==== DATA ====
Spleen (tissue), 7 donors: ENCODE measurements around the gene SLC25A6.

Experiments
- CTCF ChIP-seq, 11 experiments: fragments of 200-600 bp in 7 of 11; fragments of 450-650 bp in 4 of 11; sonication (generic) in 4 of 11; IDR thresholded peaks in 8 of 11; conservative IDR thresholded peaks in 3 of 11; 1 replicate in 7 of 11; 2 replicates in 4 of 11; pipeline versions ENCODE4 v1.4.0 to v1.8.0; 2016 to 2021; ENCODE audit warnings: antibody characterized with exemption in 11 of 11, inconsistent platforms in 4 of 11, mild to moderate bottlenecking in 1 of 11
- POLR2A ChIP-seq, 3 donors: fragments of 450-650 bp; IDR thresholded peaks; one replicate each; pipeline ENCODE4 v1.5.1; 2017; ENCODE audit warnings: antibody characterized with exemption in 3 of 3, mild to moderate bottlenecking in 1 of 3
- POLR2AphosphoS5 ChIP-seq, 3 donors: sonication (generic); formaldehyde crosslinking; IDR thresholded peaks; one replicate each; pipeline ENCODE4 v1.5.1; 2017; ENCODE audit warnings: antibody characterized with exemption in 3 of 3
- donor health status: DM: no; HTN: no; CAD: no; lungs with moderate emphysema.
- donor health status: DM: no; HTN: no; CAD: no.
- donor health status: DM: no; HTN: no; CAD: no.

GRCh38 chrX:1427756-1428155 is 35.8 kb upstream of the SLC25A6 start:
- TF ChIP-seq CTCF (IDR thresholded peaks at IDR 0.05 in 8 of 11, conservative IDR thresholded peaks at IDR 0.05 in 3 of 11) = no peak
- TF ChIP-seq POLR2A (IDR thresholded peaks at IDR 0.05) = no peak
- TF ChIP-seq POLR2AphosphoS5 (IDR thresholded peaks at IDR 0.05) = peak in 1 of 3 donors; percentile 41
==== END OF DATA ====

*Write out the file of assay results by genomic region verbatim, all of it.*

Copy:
Spleen (tissue), 7 donors: ENCODE measurements around the gene SLC25A6.

Experiments
- CTCF ChIP-seq, 11 experiments: fragments of 200-600 bp in 7 of 11; fragments of 450-650 bp in 4 of 11; sonication (generic) in 4 of 11; IDR thresholded peaks in 8 of 11; conservative IDR thresholded peaks in 3 of 11; 1 replicate in 7 of 11; 2 replicates in 4 of 11; pipeline versions ENCODE4 v1.4.0 to v1.8.0; 2016 to 2021; ENCODE audit warnings: antibody characterized with exemption in 11 of 11, inconsistent platforms in 4 of 11, mild to moderate bottlenecking in 1 of 11
- POLR2A ChIP-seq, 3 donors: fragments of 450-650 bp; IDR thresholded peaks; one replicate each; pipeline ENCODE4 v1.5.1; 2017; ENCODE audit warnings: antibody characterized with exemption in 3 of 3, mild to moderate bottlenecking in 1 of 3
- POLR2AphosphoS5 ChIP-seq, 3 donors: sonication (generic); formaldehyde crosslinking; IDR thresholded peaks; one replicate each; pipeline ENCODE4 v1.5.1; 2017; ENCODE audit warnings: antibody characterized with exemption in 3 of 3
- donor health status: DM: no; HTN: no; CAD: no; lungs with moderate emphysema.
- donor health status: DM: no; HTN: no; CAD: no.
- donor health status: DM: no; HTN: no; CAD: no.

GRCh38 chrX:1427756-1428155 is 35.8 kb upstream of the SLC25A6 start:
- TF ChIP-seq CTCF (IDR thresholded peaks at IDR 0.05 in 8 of 11, conservative IDR thresholded peaks at IDR 0.05 in 3 of 11) = no peak
- TF ChIP-seq POLR2A (IDR thresholded peaks at IDR 0.05) = no peak
- TF ChIP-seq POLR2AphosphoS5 (IDR thresholded peaks at IDR 0.05) = peak in 1 of 3 donors; percentile 41